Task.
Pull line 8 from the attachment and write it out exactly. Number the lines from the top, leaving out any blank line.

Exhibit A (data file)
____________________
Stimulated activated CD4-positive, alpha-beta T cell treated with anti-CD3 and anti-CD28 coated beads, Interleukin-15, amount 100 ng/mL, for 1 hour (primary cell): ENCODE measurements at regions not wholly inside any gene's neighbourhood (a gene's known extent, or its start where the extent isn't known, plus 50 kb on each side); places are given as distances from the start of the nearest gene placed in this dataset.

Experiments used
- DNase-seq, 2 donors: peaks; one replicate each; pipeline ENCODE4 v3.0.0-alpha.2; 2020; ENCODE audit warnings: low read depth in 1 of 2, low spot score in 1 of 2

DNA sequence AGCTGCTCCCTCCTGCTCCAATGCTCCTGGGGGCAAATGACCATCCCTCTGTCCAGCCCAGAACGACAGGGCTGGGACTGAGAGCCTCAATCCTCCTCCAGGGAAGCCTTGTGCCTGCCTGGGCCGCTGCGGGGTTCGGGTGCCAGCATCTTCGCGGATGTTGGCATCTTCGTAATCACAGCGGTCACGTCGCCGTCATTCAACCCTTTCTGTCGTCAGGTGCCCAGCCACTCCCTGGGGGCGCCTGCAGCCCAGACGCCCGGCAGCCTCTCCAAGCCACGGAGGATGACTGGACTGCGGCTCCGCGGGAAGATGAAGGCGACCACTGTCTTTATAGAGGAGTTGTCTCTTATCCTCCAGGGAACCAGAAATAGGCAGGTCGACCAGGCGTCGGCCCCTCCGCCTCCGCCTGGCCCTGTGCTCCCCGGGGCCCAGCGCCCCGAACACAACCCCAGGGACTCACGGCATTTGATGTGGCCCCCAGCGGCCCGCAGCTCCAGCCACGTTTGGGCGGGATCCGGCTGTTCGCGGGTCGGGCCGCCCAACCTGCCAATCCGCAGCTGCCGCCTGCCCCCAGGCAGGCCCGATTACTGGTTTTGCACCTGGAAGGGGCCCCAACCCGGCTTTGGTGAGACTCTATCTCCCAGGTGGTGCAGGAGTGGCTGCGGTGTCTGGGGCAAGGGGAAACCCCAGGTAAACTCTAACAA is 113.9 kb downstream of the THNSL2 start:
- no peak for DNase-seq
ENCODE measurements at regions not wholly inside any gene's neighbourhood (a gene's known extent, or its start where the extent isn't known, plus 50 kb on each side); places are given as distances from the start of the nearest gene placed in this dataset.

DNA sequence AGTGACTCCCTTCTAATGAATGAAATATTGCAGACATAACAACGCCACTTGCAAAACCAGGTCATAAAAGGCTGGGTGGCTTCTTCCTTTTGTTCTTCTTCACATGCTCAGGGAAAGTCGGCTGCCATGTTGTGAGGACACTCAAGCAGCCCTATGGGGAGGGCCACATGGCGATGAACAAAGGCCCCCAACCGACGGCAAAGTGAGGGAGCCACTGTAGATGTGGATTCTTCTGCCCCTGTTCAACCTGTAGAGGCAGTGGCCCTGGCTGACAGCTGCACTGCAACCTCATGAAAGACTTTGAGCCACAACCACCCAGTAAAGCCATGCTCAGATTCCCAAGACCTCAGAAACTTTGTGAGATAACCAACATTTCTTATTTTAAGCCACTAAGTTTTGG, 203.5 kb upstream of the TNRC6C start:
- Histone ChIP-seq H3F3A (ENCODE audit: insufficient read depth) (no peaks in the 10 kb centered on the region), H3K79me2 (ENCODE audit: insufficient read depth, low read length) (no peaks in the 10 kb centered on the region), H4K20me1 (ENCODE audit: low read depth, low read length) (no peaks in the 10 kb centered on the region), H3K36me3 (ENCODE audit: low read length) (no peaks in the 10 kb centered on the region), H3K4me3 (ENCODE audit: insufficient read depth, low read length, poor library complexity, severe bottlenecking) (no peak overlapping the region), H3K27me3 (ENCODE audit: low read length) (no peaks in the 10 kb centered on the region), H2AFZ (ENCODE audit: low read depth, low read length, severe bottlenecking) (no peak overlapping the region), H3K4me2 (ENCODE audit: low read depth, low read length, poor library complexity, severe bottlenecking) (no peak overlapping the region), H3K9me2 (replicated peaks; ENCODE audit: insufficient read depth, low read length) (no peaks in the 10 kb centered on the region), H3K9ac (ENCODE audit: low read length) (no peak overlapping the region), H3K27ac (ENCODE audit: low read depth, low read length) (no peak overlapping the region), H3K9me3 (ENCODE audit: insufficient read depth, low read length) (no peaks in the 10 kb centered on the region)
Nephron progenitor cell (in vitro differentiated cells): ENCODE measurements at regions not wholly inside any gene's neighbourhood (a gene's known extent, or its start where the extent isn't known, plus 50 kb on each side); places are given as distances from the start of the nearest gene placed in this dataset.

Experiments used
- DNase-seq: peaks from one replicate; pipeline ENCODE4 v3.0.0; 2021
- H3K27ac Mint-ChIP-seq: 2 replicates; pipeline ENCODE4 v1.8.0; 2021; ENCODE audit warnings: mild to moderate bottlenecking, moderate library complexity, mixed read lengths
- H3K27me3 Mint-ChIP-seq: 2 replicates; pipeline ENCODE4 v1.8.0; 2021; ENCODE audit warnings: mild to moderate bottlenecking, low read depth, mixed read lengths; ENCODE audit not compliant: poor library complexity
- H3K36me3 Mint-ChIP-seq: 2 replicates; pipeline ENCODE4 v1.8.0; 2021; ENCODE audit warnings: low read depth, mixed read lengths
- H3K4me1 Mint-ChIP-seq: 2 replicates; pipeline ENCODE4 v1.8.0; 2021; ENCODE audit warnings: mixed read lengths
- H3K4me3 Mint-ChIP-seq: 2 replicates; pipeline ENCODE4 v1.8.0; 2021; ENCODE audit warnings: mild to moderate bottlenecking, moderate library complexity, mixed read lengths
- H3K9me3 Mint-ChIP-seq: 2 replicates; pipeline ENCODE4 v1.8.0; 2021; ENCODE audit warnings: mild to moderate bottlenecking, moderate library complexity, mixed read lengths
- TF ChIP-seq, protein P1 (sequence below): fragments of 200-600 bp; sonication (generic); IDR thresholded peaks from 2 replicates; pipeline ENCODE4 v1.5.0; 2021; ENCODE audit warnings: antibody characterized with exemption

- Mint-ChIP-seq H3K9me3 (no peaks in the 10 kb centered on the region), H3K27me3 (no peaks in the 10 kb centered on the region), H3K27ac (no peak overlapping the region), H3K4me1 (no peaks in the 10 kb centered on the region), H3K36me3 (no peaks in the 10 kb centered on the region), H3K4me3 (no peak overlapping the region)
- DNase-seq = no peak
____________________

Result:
- Histone ChIP-seq H3F3A (ENCODE audit: insufficient read depth) (no peaks in the 10 kb centered on the region), H3K79me2 (ENCODE audit: insufficient read depth, low read length) (no peaks in the 10 kb centered on the region), H4K20me1 (ENCODE audit: low read depth, low read length) (no peaks in the 10 kb centered on the region), H3K36me3 (ENCODE audit: low read length) (no peaks in the 10 kb centered on the region), H3K4me3 (ENCODE audit: insufficient read depth, low read length, poor library complexity, severe bottlenecking) (no peak overlapping the region), H3K27me3 (ENCODE audit: low read length) (no peaks in the 10 kb centered on the region), H2AFZ (ENCODE audit: low read depth, low read length, severe bottlenecking) (no peak overlapping the region), H3K4me2 (ENCODE audit: low read depth, low read length, poor library complexity, severe bottlenecking) (no peak overlapping the region), H3K9me2 (replicated peaks; ENCODE audit: insufficient read depth, low read length) (no peaks in the 10 kb centered on the region), H3K9ac (ENCODE audit: low read length) (no peak overlapping the region), H3K27ac (ENCODE audit: low read depth, low read length) (no peak overlapping the region), H3K9me3 (ENCODE audit: insufficient read depth, low read length) (no peaks in the 10 kb centered on the region)